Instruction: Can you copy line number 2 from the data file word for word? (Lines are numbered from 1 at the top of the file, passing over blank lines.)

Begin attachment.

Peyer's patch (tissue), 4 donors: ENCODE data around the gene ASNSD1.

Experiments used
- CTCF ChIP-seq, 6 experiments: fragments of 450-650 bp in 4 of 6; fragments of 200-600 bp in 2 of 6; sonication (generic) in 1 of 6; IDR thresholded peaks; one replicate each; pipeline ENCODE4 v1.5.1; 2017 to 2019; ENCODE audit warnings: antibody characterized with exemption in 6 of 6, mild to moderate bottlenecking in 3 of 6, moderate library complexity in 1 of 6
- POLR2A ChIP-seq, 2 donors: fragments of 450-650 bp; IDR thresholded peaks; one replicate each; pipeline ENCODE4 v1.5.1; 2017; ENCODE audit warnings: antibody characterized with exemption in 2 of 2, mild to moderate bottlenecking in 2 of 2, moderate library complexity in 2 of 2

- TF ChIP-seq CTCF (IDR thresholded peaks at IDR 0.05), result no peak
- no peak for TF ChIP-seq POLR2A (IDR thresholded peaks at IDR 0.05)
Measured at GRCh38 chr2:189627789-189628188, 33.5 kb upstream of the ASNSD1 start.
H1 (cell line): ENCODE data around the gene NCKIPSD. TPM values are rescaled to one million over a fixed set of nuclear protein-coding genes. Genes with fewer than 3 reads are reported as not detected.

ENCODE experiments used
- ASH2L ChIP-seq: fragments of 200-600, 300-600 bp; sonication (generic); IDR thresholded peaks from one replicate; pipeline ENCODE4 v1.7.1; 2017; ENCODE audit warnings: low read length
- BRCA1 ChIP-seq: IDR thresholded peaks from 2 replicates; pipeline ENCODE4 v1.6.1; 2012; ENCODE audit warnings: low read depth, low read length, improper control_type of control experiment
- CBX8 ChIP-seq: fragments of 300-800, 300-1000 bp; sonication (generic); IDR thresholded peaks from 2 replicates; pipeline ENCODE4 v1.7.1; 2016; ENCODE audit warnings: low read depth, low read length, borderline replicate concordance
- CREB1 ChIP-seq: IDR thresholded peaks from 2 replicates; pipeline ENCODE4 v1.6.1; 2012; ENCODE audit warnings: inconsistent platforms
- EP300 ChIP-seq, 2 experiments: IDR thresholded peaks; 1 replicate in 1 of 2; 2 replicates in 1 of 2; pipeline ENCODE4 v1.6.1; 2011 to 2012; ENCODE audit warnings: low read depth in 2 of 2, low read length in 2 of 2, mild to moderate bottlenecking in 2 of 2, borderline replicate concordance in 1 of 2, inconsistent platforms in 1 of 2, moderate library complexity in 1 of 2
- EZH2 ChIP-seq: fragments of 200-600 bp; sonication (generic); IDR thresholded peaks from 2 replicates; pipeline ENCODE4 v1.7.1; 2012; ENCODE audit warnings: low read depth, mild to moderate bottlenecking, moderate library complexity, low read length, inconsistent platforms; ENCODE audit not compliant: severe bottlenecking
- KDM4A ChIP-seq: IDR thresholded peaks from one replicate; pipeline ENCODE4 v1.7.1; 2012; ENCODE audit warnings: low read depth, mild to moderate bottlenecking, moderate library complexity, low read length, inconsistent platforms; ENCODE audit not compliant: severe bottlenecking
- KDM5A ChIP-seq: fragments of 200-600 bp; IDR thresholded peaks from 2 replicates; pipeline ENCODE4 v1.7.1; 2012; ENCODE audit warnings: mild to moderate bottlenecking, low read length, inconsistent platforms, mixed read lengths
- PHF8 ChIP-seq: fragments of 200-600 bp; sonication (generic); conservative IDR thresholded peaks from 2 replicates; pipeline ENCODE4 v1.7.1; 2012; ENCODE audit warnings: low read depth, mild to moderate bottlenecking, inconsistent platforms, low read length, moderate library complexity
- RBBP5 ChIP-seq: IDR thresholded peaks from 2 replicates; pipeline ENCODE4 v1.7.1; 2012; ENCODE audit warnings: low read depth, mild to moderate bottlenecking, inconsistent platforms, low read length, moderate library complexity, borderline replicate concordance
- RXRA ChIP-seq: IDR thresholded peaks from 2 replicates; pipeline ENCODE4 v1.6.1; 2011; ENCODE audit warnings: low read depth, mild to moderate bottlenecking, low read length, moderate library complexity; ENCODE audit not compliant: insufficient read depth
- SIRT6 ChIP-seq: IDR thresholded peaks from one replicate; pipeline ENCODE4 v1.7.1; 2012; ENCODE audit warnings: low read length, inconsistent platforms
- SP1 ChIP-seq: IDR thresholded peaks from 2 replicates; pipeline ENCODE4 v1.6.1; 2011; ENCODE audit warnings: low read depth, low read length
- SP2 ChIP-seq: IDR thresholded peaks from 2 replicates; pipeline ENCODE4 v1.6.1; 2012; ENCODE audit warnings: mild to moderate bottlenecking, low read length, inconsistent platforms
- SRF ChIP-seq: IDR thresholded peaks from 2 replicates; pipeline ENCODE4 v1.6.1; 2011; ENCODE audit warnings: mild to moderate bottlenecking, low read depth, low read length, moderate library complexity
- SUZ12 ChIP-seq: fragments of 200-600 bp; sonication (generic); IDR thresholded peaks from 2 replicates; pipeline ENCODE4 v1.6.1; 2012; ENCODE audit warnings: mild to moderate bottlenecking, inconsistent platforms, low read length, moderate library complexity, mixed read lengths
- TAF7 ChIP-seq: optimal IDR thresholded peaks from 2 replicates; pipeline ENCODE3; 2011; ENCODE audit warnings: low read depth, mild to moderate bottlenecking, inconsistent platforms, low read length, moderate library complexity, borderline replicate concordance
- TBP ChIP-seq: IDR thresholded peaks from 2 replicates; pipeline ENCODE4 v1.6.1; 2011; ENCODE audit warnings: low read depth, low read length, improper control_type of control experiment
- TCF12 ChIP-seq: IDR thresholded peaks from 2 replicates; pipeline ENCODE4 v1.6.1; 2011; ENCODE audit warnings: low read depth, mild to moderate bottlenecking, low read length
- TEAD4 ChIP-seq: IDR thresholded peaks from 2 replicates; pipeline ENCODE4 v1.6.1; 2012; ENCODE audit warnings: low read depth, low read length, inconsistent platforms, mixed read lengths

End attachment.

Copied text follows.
Experiments used